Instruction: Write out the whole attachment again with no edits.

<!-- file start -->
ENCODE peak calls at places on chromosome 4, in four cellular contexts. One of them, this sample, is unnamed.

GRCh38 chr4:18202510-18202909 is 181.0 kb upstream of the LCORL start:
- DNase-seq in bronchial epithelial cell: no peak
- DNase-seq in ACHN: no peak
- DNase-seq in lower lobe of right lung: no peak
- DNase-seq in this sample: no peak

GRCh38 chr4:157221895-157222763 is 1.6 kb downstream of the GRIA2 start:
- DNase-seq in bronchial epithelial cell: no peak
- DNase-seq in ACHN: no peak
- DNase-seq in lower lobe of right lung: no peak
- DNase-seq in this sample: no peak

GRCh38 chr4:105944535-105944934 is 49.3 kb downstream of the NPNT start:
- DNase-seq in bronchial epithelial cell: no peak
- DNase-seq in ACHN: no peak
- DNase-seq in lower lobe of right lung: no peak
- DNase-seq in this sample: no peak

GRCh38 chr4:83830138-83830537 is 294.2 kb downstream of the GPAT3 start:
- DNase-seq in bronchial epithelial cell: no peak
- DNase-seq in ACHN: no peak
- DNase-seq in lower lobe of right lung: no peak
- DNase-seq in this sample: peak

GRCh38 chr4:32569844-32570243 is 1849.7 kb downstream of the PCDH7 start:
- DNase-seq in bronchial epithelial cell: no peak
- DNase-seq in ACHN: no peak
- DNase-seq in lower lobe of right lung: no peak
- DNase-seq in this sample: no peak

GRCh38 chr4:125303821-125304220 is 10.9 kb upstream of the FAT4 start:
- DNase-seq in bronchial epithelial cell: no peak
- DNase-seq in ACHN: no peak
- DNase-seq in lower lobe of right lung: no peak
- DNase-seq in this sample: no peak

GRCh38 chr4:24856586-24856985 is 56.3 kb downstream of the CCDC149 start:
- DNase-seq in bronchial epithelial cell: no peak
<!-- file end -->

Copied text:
ENCODE peak calls at places on chromosome 4, in four cellular contexts. One of them, this sample, is unnamed.

GRCh38 chr4:18202510-18202909 is 181.0 kb upstream of the LCORL start:
- DNase-seq in bronchial epithelial cell: no peak
- DNase-seq in ACHN: no peak
- DNase-seq in lower lobe of right lung: no peak
- DNase-seq in this sample: no peak

GRCh38 chr4:157221895-157222763 is 1.6 kb downstream of the GRIA2 start:
- DNase-seq in bronchial epithelial cell: no peak
- DNase-seq in ACHN: no peak
- DNase-seq in lower lobe of right lung: no peak
- DNase-seq in this sample: no peak

GRCh38 chr4:105944535-105944934 is 49.3 kb downstream of the NPNT start:
- DNase-seq in bronchial epithelial cell: no peak
- DNase-seq in ACHN: no peak
- DNase-seq in lower lobe of right lung: no peak
- DNase-seq in this sample: no peak

GRCh38 chr4:83830138-83830537 is 294.2 kb downstream of the GPAT3 start:
- DNase-seq in bronchial epithelial cell: no peak
- DNase-seq in ACHN: no peak
- DNase-seq in lower lobe of right lung: no peak
- DNase-seq in this sample: peak

GRCh38 chr4:32569844-32570243 is 1849.7 kb downstream of the PCDH7 start:
- DNase-seq in bronchial epithelial cell: no peak
- DNase-seq in ACHN: no peak
- DNase-seq in lower lobe of right lung: no peak
- DNase-seq in this sample: no peak

GRCh38 chr4:125303821-125304220 is 10.9 kb upstream of the FAT4 start:
- DNase-seq in bronchial epithelial cell: no peak
- DNase-seq in ACHN: no peak
- DNase-seq in lower lobe of right lung: no peak
- DNase-seq in this sample: no peak

GRCh38 chr4:24856586-24856985 is 56.3 kb downstream of the CCDC149 start:
- DNase-seq in bronchial epithelial cell: no peak